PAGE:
|Publication number||US7146636 B2|
|Application number||US 10/035,569|
|Publication date||Dec 5, 2006|
|Filing date||Oct 22, 2001|
|Priority date||Jul 24, 2000|
|Also published as||US20020085719|
|Publication number||035569, 10035569, US 7146636 B2, US 7146636B2, US-B2-7146636, US7146636 B2, US7146636B2|
|Inventors||David B. Crosbie|
|Original Assignee||Bluesocket, Inc.|
|Export Citation||BiBTeX, EndNote, RefMan|
|Patent Citations (75), Non-Patent Citations (38), Referenced by (47), Classifications (27), Legal Events (4)|
|External Links: USPTO, USPTO Assignment, Espacenet|
This application claims the benefit of U.S. Provisional Application No. 60/241,975, filed on Oct. 23, 2000, and is a continuation-in-part of U.S. patent application Ser. No. 09/911,092, filed Jul. 23, 2001, which claims the benefit of U.S. Provisional Application No. 60/220,385, filed Jul. 24, 2000. The entire teachings of the above applications are incorporated herein by reference.
Networked desktop computing is typical in both the office and home. Networking of mobile devices, such as mobile telephones, laptop computers, headsets, and PDA's (Personal Digital Assistants), is more difficult. New wireless standards, such as IEEE 802.11 and Bluetooth (BT) are designed to enable these devices to communicate with each other and a wired LAN (Local Area Network).
Bluetooth is a low cost wireless connection technology. Bluetooth is essentially a point-to-point (PPP) wireless communication technology that was developed as a replacement for using cable (i.e., hard wired) connections between devices. The Bluetooth technology is described in the Bluetooth specification, available from Bluetooth SIG, Inc. (see also the www.bluetooth.com web site), the entire teachings of which are herein incorporated by reference. This technology provides for a common attachment approach for different devices, and so enables mobile phones, laptops, headsets, and PDA's to be easily networked in the office and eventually in public locations. Other standards, such as the IEEE 802.11 (Institute of Electrical & Electronics Engineers) and ETSI (European Telecommunications Standards Institute) HIPERLAN/2, provide a generally similar wireless connection function as Bluetooth and may be used to support WLAN (wireless LAN) communications. See the IEEE 802.11 “Wireless LAN Medium Access Control (MAC) and Physical Layer Specifications,” the entire teachings of which are herein incorporated by reference. See also the ETSI specifications for HIPERLAN/2, such as ETSI document number TR 101 683, “Broadband Radio Access Networks (BRAN); HIPERLAN Type 2; System Overview,” the entire teachings of which are herein incorporated by reference.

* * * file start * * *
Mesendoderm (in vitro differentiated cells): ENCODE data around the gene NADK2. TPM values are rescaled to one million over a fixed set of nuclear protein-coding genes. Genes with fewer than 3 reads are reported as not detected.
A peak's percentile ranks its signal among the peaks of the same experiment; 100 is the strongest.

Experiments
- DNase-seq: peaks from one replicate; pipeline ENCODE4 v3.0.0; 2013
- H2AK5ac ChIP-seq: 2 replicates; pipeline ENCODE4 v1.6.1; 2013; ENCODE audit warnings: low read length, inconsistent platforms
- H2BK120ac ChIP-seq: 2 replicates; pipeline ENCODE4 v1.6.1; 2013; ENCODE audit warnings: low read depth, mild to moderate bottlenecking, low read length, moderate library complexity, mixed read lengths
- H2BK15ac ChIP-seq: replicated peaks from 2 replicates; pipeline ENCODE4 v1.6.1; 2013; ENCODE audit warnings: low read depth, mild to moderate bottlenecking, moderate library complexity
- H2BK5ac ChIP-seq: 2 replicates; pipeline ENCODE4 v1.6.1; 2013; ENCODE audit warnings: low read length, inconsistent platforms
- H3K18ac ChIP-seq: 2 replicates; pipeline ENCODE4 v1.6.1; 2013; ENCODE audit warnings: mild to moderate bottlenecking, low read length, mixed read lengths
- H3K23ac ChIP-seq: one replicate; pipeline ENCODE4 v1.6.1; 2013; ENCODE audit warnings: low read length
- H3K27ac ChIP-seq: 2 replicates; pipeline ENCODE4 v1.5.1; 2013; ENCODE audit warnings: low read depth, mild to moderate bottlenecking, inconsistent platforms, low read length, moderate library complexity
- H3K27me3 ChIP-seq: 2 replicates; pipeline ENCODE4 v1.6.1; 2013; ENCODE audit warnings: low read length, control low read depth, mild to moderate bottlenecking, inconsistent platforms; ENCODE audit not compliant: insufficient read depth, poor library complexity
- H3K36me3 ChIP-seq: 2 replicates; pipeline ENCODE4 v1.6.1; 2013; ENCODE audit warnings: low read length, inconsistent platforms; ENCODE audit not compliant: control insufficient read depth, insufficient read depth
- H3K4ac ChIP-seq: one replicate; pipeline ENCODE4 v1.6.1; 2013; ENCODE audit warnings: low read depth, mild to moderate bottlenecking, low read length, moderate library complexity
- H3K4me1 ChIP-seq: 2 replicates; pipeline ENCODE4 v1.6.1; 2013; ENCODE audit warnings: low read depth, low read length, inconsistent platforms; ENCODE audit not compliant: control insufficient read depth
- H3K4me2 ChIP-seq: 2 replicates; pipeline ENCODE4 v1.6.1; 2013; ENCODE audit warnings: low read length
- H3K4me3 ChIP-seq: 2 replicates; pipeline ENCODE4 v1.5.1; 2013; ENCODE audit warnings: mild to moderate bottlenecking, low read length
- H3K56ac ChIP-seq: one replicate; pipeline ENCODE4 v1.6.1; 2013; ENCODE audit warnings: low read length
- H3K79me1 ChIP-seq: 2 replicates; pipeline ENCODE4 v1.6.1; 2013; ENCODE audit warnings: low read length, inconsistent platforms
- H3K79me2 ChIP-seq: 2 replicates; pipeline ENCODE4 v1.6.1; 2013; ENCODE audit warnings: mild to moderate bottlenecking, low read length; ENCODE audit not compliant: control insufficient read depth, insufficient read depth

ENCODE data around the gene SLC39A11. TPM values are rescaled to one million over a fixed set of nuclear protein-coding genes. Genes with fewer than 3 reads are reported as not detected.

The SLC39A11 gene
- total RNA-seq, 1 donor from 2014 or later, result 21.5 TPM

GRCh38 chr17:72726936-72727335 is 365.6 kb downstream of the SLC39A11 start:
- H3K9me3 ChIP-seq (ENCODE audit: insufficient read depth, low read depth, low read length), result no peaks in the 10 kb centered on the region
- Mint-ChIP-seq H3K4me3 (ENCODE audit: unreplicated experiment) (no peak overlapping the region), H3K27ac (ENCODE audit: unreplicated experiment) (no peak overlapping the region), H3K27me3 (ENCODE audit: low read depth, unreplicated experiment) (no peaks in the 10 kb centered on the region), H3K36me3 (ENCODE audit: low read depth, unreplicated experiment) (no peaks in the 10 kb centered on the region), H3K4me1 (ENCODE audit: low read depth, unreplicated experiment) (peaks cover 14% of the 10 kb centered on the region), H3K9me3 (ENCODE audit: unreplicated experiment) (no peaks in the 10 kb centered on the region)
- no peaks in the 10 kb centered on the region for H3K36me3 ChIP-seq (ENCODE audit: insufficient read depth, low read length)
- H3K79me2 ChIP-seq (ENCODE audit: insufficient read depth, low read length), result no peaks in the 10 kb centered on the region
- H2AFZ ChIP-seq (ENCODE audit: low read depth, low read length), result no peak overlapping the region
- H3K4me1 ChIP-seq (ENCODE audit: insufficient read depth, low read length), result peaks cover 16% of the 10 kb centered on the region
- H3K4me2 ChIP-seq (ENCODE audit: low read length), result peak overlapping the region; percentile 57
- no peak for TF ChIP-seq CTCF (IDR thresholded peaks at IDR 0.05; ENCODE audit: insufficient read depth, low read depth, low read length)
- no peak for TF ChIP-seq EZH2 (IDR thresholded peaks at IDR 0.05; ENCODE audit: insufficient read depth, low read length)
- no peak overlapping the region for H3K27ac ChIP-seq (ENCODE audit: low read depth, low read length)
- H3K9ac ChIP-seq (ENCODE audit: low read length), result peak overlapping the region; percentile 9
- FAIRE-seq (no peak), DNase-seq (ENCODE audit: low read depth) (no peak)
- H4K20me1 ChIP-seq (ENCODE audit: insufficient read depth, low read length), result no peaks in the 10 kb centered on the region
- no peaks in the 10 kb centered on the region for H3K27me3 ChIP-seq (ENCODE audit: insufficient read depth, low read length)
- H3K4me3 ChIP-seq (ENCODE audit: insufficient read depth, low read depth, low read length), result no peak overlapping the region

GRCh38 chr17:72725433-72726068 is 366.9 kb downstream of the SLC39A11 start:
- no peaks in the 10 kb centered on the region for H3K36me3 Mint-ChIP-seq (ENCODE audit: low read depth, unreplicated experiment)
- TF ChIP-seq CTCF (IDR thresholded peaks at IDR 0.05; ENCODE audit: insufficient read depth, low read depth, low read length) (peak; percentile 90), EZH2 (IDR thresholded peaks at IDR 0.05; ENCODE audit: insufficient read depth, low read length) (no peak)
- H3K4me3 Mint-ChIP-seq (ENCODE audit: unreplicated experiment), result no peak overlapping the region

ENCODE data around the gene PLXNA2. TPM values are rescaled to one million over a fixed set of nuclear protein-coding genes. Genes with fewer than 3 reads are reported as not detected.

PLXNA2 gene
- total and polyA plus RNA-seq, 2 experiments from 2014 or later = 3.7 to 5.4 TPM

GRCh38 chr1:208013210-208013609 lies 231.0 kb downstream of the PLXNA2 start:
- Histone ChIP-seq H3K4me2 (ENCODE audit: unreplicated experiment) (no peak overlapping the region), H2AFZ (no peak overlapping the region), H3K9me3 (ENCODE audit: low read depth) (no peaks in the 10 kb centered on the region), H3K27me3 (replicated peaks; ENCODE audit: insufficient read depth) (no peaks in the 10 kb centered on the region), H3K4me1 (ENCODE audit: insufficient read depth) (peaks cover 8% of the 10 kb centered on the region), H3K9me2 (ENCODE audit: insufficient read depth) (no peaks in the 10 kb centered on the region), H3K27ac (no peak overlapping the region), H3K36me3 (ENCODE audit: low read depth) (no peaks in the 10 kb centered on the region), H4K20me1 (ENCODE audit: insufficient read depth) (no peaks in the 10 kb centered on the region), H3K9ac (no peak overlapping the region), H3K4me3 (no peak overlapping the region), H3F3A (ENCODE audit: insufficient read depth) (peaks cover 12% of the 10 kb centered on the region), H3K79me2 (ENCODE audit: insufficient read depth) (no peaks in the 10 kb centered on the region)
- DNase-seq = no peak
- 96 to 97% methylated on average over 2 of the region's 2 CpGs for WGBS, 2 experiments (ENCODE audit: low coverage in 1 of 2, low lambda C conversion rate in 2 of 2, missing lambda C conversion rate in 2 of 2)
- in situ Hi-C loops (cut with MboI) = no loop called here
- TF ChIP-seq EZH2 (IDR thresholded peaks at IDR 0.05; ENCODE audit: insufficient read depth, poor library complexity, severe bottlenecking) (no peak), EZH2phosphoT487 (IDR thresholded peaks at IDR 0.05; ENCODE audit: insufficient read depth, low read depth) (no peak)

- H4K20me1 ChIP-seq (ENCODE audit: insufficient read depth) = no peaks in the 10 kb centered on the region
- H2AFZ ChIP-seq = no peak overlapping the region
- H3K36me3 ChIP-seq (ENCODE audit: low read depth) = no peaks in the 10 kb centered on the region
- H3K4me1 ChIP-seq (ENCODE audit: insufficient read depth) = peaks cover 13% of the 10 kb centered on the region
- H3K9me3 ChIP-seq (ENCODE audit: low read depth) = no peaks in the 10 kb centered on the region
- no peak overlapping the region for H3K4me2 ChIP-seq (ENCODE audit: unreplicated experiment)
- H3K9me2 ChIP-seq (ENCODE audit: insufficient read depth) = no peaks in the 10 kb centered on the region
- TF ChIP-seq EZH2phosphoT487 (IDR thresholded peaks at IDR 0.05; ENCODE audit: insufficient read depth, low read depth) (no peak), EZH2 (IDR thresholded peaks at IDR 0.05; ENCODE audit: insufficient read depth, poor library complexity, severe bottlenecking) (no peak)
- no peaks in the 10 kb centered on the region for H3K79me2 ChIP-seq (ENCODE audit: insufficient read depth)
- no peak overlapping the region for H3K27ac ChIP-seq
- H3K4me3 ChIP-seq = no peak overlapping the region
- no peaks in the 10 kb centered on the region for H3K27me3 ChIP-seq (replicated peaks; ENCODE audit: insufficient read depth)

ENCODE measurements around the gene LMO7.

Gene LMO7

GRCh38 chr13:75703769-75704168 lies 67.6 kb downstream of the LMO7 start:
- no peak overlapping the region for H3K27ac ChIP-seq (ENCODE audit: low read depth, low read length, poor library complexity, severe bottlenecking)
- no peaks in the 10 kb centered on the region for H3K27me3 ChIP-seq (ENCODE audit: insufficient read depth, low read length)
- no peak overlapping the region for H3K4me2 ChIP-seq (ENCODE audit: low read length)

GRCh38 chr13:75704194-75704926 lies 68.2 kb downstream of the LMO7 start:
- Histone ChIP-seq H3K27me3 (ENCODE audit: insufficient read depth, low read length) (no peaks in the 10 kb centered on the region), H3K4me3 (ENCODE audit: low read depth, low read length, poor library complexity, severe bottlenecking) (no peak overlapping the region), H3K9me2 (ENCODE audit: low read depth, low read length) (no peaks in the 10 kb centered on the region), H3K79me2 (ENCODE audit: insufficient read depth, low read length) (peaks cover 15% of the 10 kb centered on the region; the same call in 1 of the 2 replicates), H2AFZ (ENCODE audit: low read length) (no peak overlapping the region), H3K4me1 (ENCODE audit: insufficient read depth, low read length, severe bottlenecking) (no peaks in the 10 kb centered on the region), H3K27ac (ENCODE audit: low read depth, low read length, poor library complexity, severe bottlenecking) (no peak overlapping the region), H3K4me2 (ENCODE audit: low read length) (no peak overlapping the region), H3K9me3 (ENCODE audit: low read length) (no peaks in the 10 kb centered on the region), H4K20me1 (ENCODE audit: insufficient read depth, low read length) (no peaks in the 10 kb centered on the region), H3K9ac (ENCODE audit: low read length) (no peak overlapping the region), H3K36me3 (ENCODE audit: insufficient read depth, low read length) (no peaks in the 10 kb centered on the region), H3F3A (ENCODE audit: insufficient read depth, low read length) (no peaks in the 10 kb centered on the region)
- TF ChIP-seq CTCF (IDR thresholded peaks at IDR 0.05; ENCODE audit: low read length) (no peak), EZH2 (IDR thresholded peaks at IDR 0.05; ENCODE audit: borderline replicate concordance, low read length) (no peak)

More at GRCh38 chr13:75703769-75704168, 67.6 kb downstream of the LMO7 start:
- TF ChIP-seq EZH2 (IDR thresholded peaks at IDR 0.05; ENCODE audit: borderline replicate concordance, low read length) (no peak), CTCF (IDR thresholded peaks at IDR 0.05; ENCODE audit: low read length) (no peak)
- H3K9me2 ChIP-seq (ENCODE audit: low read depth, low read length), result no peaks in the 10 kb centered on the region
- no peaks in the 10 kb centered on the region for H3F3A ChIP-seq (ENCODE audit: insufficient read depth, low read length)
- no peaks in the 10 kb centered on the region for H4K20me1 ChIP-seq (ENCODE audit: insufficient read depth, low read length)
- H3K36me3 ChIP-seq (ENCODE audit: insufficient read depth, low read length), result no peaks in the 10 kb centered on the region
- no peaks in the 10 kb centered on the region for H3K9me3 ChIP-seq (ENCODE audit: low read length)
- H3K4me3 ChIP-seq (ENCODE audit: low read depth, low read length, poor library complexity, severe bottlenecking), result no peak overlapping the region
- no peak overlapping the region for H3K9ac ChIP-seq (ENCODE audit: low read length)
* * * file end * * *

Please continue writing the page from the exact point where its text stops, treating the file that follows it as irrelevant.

The Bluetooth technology provides for a piconet (or subnet), which is a group of up to eight devices, consisting of one master and a maximum of seven slaves that share a common hop sequence (based on a spread-spectrum frequency hopping technique, as is known in the art). Within the virtual channel created by a common hop sequence, the bandwidth is divided into seven time slots. One or more time slots are used for each master-slave communication. Amalgamating time slots increases capacity on that master-slave link.
As a user moves a mobile device connected to a WLAN from one location to another, the mobile device must establish a new connection with a new AP (access point, such as a local area network access point) when moving out of range of the previous AP. Typically, this transfer from the previous AP to the new AP requires the breaking down of the connection with the previous AP and the establishment of a new connection with the new AP.
One problem with both the IEEE 802.11 and Bluetooth standards has been a very limited or nonexistent ability for the mobile device to change its point of connection to the LAN (e.g., through an access point) in a seamless manner. This feature, known as “hand-offs” is required for many functions such as load balancing, improving radio link performance, and moving the mobile device inside a building without losing the network connection.